Turbos are generally pretty sturdy, but like the other components in your engine, they wear down with time and use and can eventually break—or even fail.
One common sign of a blown turbo is smoke coming from under the hood or from the exhaust. But excessive smoke can also be caused by a myriad of other issues. How can you tell whether it's caused by your turbo or something else?
Pinpointing the exact cause of a smoking engine or exhaust isn't easy, but it's far from impossible. If you have a hunch that your turbo is causing the smoke, it's important to investigate further so you can snuff out the problem.
Here's how to correctly diagnose a smoking turbocharger based off the color of the smoke and other common warning signs of turbo failure.
What Causes a Turbo To Smoke?
Turbos usually don't create smoke that originates from under the hood, but it occasionally happens. More frequently, you'll observe thick, billowy smoke coming out of the tailpipe. Regardless of where the smoke is coming from, it's potentially a sign of a blown turbo.
Suspect the smoke coming from under your hood or from your exhaust is due to a blown turbo? The easiest way to confirm your suspicions is to examine the color of the smoke and, of course, crack open the hood and inspect the turbo itself.
Understanding Exhaust Smoke Colors
Exhaust smoke comes in a variety of colors. The most common exhaust colors include black, blue, clear, gray, and white. Each color indicates a different kind of problem within the engine. Here's a handy guide to exhaust smoke colors to help you determine whether the problem is your turbo or something else.
Black smoke appears when the vehicle is burning too much fuel as a result of running fuel rich. Common causes include a blocked air filter, an obstructed air intake duct to the turbo compressor, and faulty fuel injectors. Black smoke usually goes hand-in-hand with serious performance issues. The sooner you remedy the issue, the sooner you can get back to cruising down the highway.
Blue or gray exhaust smoke is an indication of an oil leak. Common causes of blue smoke include damaged piston rings, leaking valve seals, and worn cylinder walls. Blue and gray smoke can also be a sign of a damaged turbo. A sludged or coked bearing housing, a restricted oil drain line, or a broken oil seal is normally the guilty culprit, but other kinds of damage to the turbo can also result in blue smoke.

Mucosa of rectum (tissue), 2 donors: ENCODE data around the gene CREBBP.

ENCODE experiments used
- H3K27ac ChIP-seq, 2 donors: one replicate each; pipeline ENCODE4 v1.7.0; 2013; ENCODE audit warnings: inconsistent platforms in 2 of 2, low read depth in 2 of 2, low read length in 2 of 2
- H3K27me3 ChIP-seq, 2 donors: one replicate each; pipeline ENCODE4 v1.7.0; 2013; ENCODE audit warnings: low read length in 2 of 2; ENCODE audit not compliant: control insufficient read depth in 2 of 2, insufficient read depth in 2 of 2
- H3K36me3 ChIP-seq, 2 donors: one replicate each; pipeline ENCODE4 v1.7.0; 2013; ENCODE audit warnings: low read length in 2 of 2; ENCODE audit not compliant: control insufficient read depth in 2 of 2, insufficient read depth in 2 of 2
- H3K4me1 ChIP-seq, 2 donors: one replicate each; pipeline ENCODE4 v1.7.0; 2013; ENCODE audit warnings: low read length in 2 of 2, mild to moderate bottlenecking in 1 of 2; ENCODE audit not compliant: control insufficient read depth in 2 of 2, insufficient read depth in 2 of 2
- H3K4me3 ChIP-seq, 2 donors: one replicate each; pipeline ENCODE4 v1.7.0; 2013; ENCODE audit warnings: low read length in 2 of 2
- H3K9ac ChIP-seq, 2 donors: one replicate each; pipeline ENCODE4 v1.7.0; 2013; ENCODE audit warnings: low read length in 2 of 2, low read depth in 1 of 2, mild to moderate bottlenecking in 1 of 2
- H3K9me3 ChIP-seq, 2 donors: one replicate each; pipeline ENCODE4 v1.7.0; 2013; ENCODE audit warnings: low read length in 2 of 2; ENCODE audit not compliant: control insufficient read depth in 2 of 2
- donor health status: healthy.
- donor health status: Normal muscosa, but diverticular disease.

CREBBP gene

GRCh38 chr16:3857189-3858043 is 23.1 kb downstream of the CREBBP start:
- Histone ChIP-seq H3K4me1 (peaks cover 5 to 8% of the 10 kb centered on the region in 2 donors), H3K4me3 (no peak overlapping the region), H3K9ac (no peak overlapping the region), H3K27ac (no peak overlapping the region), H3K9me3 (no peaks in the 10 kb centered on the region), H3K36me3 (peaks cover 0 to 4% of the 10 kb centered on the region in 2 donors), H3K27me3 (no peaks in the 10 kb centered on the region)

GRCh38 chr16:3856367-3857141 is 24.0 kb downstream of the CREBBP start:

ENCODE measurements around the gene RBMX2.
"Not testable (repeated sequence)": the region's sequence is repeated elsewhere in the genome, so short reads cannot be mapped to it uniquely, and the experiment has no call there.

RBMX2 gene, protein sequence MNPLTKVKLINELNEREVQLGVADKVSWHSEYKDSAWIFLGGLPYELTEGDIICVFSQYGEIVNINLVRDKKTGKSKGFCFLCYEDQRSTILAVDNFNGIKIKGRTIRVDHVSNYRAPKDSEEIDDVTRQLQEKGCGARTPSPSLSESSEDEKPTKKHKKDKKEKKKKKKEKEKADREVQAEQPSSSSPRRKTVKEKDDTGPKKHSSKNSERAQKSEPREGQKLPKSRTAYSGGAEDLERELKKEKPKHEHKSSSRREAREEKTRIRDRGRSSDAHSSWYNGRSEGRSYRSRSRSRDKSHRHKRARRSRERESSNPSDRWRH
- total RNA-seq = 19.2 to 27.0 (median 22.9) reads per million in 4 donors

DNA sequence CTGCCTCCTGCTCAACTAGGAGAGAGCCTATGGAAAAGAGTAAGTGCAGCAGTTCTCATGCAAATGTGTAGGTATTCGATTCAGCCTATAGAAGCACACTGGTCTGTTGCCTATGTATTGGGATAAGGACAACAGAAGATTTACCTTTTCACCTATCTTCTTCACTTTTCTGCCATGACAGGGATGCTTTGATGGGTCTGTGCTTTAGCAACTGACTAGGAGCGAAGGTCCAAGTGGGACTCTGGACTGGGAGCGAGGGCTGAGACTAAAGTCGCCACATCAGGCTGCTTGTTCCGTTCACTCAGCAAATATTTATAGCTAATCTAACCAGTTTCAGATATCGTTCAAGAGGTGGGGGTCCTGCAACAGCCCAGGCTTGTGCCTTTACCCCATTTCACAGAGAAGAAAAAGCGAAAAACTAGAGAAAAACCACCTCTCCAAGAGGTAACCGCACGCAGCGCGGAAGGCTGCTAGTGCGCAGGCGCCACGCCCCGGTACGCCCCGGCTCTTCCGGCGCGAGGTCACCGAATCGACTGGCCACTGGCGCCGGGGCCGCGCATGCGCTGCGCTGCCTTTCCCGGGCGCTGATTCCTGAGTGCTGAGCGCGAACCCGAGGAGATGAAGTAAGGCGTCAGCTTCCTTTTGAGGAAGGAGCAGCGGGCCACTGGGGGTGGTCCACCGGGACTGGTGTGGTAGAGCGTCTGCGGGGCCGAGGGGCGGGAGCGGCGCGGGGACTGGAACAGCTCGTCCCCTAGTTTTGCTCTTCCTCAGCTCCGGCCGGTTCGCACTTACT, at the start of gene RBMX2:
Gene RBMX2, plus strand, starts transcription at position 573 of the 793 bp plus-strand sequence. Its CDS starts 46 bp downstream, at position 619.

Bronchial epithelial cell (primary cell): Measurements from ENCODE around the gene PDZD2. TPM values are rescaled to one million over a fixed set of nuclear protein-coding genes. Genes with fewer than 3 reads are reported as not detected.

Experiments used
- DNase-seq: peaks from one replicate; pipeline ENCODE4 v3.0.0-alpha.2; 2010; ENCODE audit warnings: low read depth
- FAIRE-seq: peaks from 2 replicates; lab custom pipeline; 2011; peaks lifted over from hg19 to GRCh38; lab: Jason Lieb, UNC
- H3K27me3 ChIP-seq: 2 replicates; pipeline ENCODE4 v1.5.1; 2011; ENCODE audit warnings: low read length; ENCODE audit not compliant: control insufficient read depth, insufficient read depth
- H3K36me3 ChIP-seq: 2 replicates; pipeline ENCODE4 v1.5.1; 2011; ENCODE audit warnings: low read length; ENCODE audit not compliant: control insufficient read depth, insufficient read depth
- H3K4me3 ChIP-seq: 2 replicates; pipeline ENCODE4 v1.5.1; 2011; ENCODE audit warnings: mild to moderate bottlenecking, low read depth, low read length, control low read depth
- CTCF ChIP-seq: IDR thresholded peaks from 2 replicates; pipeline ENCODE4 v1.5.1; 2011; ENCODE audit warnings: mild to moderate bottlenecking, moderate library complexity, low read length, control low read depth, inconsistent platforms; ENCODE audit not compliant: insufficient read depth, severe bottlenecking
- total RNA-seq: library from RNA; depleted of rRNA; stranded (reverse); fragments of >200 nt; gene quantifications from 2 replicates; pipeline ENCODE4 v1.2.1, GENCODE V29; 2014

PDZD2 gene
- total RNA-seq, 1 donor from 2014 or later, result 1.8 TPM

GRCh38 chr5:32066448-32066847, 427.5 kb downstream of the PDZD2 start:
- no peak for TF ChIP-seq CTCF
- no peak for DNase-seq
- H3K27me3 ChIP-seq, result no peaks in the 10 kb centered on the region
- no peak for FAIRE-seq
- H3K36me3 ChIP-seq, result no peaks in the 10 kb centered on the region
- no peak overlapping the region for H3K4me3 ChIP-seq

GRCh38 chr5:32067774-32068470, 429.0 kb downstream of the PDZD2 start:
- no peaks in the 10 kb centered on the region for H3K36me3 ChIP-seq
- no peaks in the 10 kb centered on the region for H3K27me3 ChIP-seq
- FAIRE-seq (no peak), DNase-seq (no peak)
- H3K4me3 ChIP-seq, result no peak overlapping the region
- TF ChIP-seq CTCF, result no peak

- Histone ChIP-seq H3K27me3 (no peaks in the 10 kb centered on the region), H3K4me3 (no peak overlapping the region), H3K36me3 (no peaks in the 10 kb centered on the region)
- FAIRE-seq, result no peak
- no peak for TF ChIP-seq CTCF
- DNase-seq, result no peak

Thin clear or white smoke is completely normal. This kind of smoke consists mainly of water vapor. It appears because of the condensation that naturally accumulates in the exhaust system over time. So, if you notice thin clear or white smoke when you start your vehicle, don't worry—chances are, nothing's wrong.
Thick white exhaust smoke is usually caused by coolant issues. The most common cause of white smoke is a leaking head gasket. When the head gasket leaks, coolant is heated in the combustion chamber and then blown out of the exhaust when you start your vehicle.
A coolant leak is especially dangerous in the summertime because it makes the engine more prone to overheating. White smoke rarely ever indicates a problem with your turbo, but it's something that you should have checked out anyway.
Symptoms of a Failing Turbo (And What They Mean)
A lot like the check engine light (CEL), exhaust smoke is more of a general warning. It informs you that something is wrong but doesn't offer much insight into what the problem actually is. It's hard to correctly diagnose a smoking turbocharger when all you have to base your guess off of is the color of the smoke.
Blue and gray smoke (and occasionally black smoke) can both point to problems with your turbo, but they can also mean a lot of other things. So, how do you know whether the smoke is caused by your turbo? By keeping an eye out for other telltale signs of turbo failure, of course!
Here are some common symptoms of turbocharger failure to watch out for. If your car produces excess smoke and also experiences one or more of these other problems, it's a good indication that your turbo needs repairs.
Speaking of the CEL, an activated one can point to turbo issues. Of course, a lit CEL can mean a lot of other things, too, so don't immediately jump to the conclusion that it's your turbo that's causing it to light up.
Turbos are supposed to boost performance, not hamper it. If your car is performing more sluggishly than usual, it could be because of a blown turbo. You might notice slow acceleration or a lack of boost at high RPMs.
Increased Gas Consumption
Turbos are also supposed to improve fuel economy. If you feel like you're spending more time and money at the gas station than you did before, your turbo could have an oil leak.
Do you hear a loud, siren-like noise coming from the engine? This sound points specifically to a faulty turbo. The louder the sound, the worse the problem usually is.
How To Fix a Smoking Turbo
Depending on the complexity of the problem, the amount of knowledge you have on turbos, and how handy you are, you might be able to fix your turbo yourself. With the right tools, components, and a bit of elbow grease, you can get your turbo up and running again in no time.
But in most cases, it's recommended you drive your vehicle down to a local auto shop and have a certified mechanic inspect, troubleshoot, and repair your turbo.
Need turbo replacement parts to fix your blown turbo? Turbo Turbos has everything you need to get your turbo up and running again. Looking for a new turbo? We have that too—come and check out our selection of new, used, and rebuilt turbos sale. For all your turbo needs, shop with Turbo Turbos!